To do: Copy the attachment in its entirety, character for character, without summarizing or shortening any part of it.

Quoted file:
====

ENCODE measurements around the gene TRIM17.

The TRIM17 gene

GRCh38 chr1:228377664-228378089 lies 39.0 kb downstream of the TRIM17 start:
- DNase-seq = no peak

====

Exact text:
ENCODE measurements around the gene TRIM17.

The TRIM17 gene

GRCh38 chr1:228377664-228378089 lies 39.0 kb downstream of the TRIM17 start:
- DNase-seq = no peak